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# worldly and otherworldly

• From: John Denker <jsd@AV8N.COM>
• Date: Tue, 3 Aug 2004 16:29:31 -0400

Not exactly physics, but:

1) The forecast for the pre-dawn hours of Thursday, August 12th
is looking good: dark, with probably heavy meteor showers.

Folks in Europe might see up to 200 per hour, due to a "new"
filament.

2) Here's an interesting application of statistics. Students
sometimes have a hard time thinking of a probability distribution
as a real, first-class object that you can do computations with.
They think outcomes are real and probabilities are somehow less
than real. So let's do an example: electoral-college votes are
relatively concrete things, while a distribution over votes is
somewhat more abstract, but there is a big advantage if you
have enough sophistication to think in terms of distributions,

Specifically: On August 1st heard a TV pundit say ``If
the election were held today Kerry would probably get 289
electoral votes and Bush would probably get 232 electoral
votes'' ... which struck me as an astoundingly silly
statement. He was quick to point out that the numbers
are hypothetical, because the election was not being
held that day, but that's not the main problem. The main
problem is twofold:
* First of all, the probability that anybody will get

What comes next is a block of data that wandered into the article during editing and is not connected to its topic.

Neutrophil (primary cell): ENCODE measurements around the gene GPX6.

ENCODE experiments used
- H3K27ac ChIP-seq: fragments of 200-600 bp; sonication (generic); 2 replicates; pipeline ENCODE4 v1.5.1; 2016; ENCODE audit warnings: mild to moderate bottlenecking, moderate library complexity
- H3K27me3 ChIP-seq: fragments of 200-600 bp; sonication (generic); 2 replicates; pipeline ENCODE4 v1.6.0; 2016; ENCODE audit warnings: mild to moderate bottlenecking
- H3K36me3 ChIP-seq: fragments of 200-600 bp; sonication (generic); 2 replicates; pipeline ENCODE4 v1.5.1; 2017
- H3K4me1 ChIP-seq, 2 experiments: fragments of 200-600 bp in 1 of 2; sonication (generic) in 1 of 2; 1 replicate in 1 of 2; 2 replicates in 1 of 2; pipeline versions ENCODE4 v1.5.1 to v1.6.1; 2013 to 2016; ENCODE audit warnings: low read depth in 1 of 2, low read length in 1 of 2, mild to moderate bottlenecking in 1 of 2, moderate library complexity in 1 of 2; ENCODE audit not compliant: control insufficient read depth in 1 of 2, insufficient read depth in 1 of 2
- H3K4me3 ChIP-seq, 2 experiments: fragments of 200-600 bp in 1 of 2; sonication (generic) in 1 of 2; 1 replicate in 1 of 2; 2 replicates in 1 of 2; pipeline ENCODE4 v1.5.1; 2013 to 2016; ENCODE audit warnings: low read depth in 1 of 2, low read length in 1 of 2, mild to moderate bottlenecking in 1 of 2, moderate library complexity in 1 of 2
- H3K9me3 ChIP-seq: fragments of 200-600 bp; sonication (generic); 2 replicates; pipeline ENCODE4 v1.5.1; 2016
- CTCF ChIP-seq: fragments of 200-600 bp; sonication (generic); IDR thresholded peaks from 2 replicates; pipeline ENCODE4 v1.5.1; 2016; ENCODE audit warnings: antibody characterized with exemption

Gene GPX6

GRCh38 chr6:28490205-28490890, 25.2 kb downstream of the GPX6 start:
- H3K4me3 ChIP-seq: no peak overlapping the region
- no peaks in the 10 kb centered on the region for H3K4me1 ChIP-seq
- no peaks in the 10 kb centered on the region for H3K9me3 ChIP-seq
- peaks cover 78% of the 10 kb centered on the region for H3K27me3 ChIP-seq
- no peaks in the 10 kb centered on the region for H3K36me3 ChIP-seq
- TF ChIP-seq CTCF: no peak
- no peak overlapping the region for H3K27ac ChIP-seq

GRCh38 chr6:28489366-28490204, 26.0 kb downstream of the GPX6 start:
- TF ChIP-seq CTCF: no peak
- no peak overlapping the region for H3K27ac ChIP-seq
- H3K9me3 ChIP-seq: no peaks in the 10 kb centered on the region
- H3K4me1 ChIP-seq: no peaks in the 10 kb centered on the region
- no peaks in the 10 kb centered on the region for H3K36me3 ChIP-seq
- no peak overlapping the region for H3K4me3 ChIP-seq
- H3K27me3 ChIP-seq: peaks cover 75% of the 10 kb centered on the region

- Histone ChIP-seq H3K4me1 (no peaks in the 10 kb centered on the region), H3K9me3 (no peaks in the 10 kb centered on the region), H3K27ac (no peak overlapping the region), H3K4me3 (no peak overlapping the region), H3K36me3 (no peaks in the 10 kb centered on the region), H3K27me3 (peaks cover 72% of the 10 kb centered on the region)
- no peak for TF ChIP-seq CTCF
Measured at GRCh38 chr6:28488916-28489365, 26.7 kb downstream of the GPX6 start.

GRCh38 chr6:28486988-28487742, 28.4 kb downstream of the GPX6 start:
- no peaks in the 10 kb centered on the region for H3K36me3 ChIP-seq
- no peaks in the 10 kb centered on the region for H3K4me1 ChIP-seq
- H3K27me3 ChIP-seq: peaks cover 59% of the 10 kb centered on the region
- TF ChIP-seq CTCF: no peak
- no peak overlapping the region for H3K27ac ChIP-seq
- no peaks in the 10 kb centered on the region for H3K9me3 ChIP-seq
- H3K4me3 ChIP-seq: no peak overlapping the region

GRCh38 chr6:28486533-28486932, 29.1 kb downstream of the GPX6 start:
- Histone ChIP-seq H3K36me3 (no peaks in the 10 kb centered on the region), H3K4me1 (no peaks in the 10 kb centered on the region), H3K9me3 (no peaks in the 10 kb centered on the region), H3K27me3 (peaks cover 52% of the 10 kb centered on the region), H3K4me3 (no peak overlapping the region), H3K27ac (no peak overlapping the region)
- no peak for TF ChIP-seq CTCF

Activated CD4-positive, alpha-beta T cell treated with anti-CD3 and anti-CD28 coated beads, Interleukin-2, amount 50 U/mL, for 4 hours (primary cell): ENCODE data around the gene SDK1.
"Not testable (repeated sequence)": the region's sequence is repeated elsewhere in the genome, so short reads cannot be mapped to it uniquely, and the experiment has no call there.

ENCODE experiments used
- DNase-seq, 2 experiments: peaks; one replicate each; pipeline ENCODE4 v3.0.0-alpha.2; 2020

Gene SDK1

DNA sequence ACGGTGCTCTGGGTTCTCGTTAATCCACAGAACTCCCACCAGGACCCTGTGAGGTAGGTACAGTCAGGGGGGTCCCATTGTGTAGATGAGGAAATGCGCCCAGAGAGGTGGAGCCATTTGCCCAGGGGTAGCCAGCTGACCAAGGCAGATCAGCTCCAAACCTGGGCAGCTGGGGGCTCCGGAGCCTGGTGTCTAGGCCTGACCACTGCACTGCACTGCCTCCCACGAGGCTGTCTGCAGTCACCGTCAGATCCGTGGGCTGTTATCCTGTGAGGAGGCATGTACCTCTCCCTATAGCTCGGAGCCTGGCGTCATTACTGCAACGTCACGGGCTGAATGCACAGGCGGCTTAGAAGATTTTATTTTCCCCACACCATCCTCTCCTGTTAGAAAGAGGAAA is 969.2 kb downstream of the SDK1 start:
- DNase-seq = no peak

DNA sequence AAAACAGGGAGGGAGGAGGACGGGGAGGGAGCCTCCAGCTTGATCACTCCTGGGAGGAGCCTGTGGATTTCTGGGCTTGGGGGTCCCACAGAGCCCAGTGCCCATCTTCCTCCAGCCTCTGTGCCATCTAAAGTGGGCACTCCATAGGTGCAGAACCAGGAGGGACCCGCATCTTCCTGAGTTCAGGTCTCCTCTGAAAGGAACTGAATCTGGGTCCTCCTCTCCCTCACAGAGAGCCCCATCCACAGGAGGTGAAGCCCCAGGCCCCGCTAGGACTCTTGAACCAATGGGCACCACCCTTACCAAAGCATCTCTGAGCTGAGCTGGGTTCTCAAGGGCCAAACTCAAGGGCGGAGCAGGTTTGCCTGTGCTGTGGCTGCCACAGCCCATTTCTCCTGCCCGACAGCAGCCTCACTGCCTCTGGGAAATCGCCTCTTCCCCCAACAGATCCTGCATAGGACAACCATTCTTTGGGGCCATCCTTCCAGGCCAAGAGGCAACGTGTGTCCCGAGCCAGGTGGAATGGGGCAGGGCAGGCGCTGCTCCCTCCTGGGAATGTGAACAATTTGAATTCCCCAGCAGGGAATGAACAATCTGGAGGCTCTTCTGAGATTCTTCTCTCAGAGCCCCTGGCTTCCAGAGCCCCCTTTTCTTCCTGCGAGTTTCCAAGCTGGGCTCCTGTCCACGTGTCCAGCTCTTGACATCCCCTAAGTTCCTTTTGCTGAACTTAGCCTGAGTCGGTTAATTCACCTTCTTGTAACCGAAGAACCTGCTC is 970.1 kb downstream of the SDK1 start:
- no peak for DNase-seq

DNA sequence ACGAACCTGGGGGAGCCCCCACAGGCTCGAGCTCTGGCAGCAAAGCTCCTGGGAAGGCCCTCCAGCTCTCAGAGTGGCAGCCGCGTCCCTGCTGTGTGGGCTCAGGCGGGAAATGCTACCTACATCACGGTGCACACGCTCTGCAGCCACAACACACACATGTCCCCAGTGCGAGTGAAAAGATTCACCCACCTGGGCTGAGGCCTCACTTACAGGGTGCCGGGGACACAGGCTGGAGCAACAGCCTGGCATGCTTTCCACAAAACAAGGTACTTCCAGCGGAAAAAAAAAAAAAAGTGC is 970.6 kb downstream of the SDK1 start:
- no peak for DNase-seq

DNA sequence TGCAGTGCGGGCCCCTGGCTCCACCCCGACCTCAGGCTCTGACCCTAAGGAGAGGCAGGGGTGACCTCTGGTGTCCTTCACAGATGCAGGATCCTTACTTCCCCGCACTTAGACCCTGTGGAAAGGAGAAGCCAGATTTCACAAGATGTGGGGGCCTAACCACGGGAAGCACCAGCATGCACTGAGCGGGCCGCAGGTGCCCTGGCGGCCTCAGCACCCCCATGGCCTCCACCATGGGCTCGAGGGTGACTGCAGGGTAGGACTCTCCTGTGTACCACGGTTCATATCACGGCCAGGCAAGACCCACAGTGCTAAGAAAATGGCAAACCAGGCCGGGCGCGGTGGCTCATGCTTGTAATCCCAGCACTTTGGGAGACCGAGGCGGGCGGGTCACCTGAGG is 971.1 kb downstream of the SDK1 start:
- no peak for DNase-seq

* More importantly, the winner is not required to
get exactly 289 electoral votes or any other exact number.
The requirement is to get 270 or more.

To look at the issue another way: we need to know how
solid are the tallies predicted by the polls. It is
sufficient to have a one-vote lead if it is absolutely
solid, but far from sufficient to have a large lead in
the polls if the polls have an even larger uncertainty.

This is easy to understand if we think in terms of
probabilities, rather than thinking in terms of votes.
To make a long story short, the probable outcomes (based
on polling data, as of August 3rd) are as follows:

. Kerry Win Bush Win Tie
. 93% 6% 1%

To judge the size of the ``convention bounce'', compare
this with the numbers from a few days earlier: Kerry 84%,
Bush 15%, tie 1%.

For a discussion of the technique, including a link to
a spreadsheet that implements the statistical calculation,
see
http://www.av8n.com/politics/ec-prob.htm

I hope we can have a discussion of the statistical
principles without getting into a partisan wrangle about
the applications and implications for a particular race.
Don't shoot the messenger. I didn't select or fiddle the
data.

Note that the candidates already know this stuff. These
guys are consummate poker-players. The know the odds,
even if they don't necessarily feel like explaining the
odds to other players and/or bystanders.

Now if we could just impart to certain common-taters a
modicum of intelligence and a modicum of respect for
the audience's intelligence....